Variable Frequency Drive (VFD) vs Variable Speed Drive (VSD)

posted in: Variable Speed Drives | 0

What is the difference between Variable Frequency Drive’s (VFDs) and Variable Speed Drive’s (VSDs)?

There are two primary methodologies for controlling electrical motors with subtle differences:

– Variable Speed Drives (VSDs): Controls the speed of a motor by changing the input voltage and can be used with both AC and DC motors.

– Variable Frequency Drives (VFDs): Controls the speed of a motor by changing both the voltage and frequency and can only be used with AC motors.

Both VSDs and VFDs are used to decrease an electric motor’s unnecessary power consumption and optimise the efficiency and operation of electric motor systems, but VFDs refers to AC drives only and VSDs refers to either AC or DC drives.

VFDs control the frequency (control speed) and voltage (control torque) of the AC signal.

VSDs supply specific amperage and voltage to a motor. If the power supply is in AC form, VSDs utilise a rectifier circuit to convert the AC to DC at a specified voltage and amperage – changing the voltage of the DC changes the speed of the motor.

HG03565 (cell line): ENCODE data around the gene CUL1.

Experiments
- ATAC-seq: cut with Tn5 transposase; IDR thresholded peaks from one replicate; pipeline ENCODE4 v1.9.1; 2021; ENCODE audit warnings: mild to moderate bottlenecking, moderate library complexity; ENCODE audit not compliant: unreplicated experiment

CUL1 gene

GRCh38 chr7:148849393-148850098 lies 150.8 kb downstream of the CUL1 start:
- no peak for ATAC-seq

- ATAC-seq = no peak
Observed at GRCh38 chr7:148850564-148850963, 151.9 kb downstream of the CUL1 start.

Which one should I use, VSD or VFD?

In the case of a DC system, the correct term is VSD, but most common industrial control systems are AC powered, in which case the acronyms are interchangeable (refer to the same thing). There are however also various other terms used in different industries – the most common terms are thus as follows:

  • Variable Speed Drive (VSD)
  • Variable Frequency Drive (VFD)
  • Adjustable Speed Drive (ASD)
  • Adjustable Frequency Drive (AFD)
  • AC Drive
  • Micro Drive
  • Frequency Inverter
  • Inverter
  • Variable Voltage Variable Frequency (VVVF) Drive

For more information regarding VSDs, please refer to the following related blog posts:

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